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Question asked 2017-01-31 11:51:09 ...
Most recent comment 2017-01-31 16:07:00
How does a walnut oil film compare with a linseed oil film in strength and flexibility?...... I know that it is a slower drying oil and will eventually reach the same level of yellowness and embrittlement over the course of decades as linseed, but will take longer to do so....... I am considering the use of a walnut alkyd, added to a walnut oil medium to compensate for the slower drying time of the latter. .... .. The lower viscosity of both, vs stand oil with an added alkyd medium, would then require less OMS to thin it out, resulting in reduced solvent evaporation in an enclosed studio. (I live in MN. Either the heat is on or the air conditioning, ha, ha).... Walnut oil is also drying oil and I suspect that a walnut alkyd may use less drier in manufacture than those alkyds made from semi-drying oils....Thank you for your thoughts....Richard
Answers and Comments
As far as walnut vs linseed. I can only reiterate the
general consensus on the subject . Most writers and researchers suggest that
linseed oil dries the fastest and creates the strongest most resilient film
when mixed in the proper amount with pigments. Walnut oil is considered next
with poppy and safflower below that. This is what we have in our “Resources” section.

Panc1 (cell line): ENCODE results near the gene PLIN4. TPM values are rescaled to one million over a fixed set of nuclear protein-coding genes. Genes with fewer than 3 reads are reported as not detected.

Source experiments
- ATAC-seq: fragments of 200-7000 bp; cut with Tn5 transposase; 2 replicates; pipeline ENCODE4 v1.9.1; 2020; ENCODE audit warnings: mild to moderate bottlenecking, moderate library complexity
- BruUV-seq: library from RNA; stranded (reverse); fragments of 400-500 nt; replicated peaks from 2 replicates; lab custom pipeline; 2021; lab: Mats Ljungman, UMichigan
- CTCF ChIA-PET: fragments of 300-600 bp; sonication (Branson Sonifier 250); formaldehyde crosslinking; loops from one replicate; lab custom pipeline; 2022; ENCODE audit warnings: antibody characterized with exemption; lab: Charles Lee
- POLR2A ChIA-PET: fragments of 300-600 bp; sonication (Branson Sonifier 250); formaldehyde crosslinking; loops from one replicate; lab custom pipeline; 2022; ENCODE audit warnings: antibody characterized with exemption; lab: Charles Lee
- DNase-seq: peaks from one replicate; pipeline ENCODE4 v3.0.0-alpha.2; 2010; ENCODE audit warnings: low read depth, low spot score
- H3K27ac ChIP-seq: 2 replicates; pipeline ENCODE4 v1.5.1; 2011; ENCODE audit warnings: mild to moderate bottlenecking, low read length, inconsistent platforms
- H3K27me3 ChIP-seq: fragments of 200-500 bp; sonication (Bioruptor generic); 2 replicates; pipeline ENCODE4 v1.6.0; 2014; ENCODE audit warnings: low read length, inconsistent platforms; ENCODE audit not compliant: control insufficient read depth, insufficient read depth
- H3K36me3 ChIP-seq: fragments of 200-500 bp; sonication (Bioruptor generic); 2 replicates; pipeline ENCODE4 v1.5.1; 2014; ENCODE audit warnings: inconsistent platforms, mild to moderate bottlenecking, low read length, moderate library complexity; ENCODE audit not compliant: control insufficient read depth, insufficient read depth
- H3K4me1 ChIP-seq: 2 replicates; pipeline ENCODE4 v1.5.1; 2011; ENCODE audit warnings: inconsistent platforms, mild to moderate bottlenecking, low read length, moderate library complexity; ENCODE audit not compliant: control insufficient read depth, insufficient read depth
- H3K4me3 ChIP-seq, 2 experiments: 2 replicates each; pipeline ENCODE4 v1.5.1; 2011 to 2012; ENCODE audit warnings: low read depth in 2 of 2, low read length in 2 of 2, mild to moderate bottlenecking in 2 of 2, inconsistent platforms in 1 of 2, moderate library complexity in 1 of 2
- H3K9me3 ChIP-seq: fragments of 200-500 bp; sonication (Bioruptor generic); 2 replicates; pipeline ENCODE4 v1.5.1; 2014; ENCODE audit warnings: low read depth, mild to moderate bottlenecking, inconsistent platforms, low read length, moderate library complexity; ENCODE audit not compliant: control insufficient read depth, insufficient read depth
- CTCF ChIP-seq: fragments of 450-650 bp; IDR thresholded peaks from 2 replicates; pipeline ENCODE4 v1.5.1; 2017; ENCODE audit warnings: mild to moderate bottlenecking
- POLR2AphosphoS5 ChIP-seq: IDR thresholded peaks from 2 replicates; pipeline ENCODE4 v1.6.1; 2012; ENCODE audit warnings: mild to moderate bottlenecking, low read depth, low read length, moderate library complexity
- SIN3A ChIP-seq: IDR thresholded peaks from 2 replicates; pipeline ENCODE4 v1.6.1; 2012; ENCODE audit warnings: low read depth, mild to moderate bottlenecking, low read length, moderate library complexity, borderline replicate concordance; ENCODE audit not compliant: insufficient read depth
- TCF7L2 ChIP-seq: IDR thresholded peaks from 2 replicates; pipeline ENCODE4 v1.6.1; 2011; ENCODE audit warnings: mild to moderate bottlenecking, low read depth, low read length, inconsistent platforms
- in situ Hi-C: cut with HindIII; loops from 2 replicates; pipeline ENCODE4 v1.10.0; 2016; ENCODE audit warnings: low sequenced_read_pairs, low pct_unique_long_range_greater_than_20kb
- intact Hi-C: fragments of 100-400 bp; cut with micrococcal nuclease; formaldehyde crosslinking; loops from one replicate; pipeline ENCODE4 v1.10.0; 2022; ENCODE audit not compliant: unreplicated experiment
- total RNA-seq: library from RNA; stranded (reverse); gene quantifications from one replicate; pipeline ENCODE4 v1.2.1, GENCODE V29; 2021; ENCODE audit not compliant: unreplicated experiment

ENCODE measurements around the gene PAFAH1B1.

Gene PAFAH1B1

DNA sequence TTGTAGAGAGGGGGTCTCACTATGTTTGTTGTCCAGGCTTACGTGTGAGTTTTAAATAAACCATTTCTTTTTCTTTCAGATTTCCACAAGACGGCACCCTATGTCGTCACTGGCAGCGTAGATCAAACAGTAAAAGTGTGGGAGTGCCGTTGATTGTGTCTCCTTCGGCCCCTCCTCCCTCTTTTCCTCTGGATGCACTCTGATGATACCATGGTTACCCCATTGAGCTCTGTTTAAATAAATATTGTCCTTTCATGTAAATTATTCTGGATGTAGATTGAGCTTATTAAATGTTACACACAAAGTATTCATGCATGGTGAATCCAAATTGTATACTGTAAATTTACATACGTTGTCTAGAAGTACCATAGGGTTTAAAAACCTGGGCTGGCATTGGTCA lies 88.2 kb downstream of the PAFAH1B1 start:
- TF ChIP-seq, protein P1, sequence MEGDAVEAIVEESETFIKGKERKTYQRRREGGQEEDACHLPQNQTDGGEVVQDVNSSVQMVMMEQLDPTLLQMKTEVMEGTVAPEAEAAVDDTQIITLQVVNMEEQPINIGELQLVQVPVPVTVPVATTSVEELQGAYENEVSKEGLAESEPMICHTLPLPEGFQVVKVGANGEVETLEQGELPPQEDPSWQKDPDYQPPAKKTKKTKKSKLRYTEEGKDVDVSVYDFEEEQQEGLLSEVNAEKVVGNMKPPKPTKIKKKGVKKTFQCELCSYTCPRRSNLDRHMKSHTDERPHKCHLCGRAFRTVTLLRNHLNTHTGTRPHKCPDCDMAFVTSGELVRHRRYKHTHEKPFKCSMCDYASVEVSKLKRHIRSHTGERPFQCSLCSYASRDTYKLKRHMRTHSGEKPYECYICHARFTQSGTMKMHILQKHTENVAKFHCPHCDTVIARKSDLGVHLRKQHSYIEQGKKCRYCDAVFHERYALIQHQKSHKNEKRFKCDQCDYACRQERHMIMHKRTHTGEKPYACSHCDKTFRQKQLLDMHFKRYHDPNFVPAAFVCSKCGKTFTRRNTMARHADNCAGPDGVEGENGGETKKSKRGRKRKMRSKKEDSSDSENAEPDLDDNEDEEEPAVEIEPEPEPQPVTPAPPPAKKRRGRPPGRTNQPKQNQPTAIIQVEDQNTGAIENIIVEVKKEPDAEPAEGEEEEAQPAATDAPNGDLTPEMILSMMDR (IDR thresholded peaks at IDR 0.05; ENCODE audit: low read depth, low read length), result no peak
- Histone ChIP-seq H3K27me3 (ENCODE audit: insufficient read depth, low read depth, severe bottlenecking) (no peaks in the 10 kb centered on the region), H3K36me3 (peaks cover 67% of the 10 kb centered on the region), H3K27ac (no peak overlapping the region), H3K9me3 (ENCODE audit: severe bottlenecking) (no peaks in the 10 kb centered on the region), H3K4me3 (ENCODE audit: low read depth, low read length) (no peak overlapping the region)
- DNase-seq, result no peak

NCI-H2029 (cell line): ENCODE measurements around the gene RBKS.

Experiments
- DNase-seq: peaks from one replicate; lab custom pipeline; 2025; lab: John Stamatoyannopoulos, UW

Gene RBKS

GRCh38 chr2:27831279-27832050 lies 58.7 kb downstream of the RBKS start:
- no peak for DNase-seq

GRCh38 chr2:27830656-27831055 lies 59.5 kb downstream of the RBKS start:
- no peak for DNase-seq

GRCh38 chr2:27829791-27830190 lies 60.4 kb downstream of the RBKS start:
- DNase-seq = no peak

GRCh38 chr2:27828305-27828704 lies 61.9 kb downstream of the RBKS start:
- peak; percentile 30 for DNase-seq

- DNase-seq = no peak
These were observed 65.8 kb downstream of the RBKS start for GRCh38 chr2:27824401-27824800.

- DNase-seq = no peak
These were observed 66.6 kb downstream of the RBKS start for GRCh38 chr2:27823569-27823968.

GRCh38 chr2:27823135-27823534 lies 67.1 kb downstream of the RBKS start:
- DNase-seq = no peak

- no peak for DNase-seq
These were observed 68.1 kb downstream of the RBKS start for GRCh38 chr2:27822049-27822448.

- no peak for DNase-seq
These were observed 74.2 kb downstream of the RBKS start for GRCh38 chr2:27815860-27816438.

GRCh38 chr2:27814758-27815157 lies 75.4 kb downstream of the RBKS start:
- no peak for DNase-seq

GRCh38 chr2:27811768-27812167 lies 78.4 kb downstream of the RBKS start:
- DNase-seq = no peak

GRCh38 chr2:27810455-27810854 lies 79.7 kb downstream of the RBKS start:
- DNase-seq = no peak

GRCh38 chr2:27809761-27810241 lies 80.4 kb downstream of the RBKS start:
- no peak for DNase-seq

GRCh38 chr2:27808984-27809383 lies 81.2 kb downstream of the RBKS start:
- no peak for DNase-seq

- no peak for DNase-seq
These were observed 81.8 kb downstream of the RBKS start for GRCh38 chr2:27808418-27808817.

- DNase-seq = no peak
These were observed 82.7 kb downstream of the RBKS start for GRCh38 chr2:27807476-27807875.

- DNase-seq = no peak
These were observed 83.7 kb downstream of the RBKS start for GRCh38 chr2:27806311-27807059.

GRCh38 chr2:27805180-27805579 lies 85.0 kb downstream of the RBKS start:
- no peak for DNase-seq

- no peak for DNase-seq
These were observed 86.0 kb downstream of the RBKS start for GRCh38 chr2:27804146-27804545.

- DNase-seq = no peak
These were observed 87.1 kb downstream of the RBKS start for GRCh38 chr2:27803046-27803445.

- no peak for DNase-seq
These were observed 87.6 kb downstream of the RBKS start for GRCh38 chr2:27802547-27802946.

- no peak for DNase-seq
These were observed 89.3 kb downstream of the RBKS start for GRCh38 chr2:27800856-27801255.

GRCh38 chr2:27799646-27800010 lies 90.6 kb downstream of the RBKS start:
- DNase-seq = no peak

The degree, however, to which any “inferiority” to linseed oil effects walnut
oil’s suitability for oil painting is far less certain. Some have written that
the slightly slower drying time may help to prevent wrinkling in paint films
while others suggest that some of the film defects seen in 16th
century Italian paintings are a result of their use of walnut oil. My guess is
that its use is neither the panacea, nor the harbinger of doom that opinions on
either extreme suggest. To be truthful,
I preferred using walnut oil in my lead white and fast drying blue paints like
cobalt blue. The thinness of the walnut oil afforded the ability to make a very
dense white and the good drying of the lead white would counteract and effects
of the slightly slower drying oil. Yes, walnut oil may yellow just as much in
the long term, but it was nice to stave off any yellowing for as long as
As to the alkyds, I
think that some of this was touched on in the previous response about alkyds.
It appears that the choice of oil in a long-oil alkyd medium has less of an
influence on the longevity than the amount of driers and other additives. It is
difficult to get the precise formulations from manufacturers, but as R. Gamblin
wrote, you can get a sense of the relative amount of driers by comparing the
color of the medium. Most companies use a cobalt or mixture of metal driers
that contain cobalt. The cobalt imparts a violet or pink hue to the medium.
Hopefully this is of some help.
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